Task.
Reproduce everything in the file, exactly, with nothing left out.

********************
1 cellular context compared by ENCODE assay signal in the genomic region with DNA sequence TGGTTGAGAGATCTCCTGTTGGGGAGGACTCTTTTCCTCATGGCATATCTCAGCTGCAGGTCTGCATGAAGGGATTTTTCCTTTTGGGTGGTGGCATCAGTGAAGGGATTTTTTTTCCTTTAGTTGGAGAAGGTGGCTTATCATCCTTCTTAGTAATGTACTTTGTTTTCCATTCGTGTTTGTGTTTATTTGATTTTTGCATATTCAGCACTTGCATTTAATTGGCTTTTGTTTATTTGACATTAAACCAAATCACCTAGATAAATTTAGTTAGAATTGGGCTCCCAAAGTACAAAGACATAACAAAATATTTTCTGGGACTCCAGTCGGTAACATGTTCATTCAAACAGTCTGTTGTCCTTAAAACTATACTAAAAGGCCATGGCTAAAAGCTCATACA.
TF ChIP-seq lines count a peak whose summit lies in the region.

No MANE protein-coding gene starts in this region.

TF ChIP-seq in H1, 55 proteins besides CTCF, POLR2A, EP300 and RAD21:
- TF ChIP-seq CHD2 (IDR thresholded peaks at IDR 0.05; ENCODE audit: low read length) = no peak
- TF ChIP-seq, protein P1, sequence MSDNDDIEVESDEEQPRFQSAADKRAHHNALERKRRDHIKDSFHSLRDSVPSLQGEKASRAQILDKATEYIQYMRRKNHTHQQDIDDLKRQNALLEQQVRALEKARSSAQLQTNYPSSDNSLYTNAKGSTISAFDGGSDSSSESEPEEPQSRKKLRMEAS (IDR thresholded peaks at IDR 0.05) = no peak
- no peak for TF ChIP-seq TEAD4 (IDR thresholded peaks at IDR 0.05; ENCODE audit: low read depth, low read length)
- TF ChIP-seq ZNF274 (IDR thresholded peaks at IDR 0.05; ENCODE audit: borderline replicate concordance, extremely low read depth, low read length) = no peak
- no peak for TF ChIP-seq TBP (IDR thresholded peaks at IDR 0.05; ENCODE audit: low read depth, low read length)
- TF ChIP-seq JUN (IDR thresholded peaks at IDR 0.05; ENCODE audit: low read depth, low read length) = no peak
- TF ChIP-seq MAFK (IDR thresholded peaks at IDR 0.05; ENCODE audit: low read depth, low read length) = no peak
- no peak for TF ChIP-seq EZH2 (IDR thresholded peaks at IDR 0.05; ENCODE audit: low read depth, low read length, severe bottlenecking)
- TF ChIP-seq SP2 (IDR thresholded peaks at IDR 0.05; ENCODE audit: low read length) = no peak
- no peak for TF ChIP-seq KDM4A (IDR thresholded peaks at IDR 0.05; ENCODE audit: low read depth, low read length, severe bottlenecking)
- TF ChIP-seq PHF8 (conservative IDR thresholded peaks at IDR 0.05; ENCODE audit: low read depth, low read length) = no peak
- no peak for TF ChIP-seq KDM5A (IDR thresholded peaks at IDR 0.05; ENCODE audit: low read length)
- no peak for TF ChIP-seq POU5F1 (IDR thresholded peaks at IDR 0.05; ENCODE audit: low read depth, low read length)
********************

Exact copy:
1 cellular context compared by ENCODE assay signal in the genomic region with DNA sequence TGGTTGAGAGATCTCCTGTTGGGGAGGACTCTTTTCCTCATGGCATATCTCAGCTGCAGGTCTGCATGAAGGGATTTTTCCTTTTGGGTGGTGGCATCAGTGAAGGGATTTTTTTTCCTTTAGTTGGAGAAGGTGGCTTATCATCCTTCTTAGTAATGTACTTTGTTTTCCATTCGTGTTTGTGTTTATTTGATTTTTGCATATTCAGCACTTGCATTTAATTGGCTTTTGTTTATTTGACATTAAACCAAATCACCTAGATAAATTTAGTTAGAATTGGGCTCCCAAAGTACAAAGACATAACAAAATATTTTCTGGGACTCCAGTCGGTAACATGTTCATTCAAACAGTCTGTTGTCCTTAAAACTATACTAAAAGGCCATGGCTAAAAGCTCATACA.
TF ChIP-seq lines count a peak whose summit lies in the region.

No MANE protein-coding gene starts in this region.

TF ChIP-seq in H1, 55 proteins besides CTCF, POLR2A, EP300 and RAD21:
- TF ChIP-seq CHD2 (IDR thresholded peaks at IDR 0.05; ENCODE audit: low read length) = no peak
- TF ChIP-seq, protein P1, sequence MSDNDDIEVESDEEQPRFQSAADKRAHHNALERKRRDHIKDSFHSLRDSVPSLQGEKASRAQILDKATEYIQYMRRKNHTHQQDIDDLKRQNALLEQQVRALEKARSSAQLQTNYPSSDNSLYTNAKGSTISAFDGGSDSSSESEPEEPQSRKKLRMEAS (IDR thresholded peaks at IDR 0.05) = no peak
- no peak for TF ChIP-seq TEAD4 (IDR thresholded peaks at IDR 0.05; ENCODE audit: low read depth, low read length)
- TF ChIP-seq ZNF274 (IDR thresholded peaks at IDR 0.05; ENCODE audit: borderline replicate concordance, extremely low read depth, low read length) = no peak
- no peak for TF ChIP-seq TBP (IDR thresholded peaks at IDR 0.05; ENCODE audit: low read depth, low read length)
- TF ChIP-seq JUN (IDR thresholded peaks at IDR 0.05; ENCODE audit: low read depth, low read length) = no peak
- TF ChIP-seq MAFK (IDR thresholded peaks at IDR 0.05; ENCODE audit: low read depth, low read length) = no peak
- no peak for TF ChIP-seq EZH2 (IDR thresholded peaks at IDR 0.05; ENCODE audit: low read depth, low read length, severe bottlenecking)
- TF ChIP-seq SP2 (IDR thresholded peaks at IDR 0.05; ENCODE audit: low read length) = no peak
- no peak for TF ChIP-seq KDM4A (IDR thresholded peaks at IDR 0.05; ENCODE audit: low read depth, low read length, severe bottlenecking)
- TF ChIP-seq PHF8 (conservative IDR thresholded peaks at IDR 0.05; ENCODE audit: low read depth, low read length) = no peak
- no peak for TF ChIP-seq KDM5A (IDR thresholded peaks at IDR 0.05; ENCODE audit: low read length)
- no peak for TF ChIP-seq POU5F1 (IDR thresholded peaks at IDR 0.05; ENCODE audit: low read depth, low read length)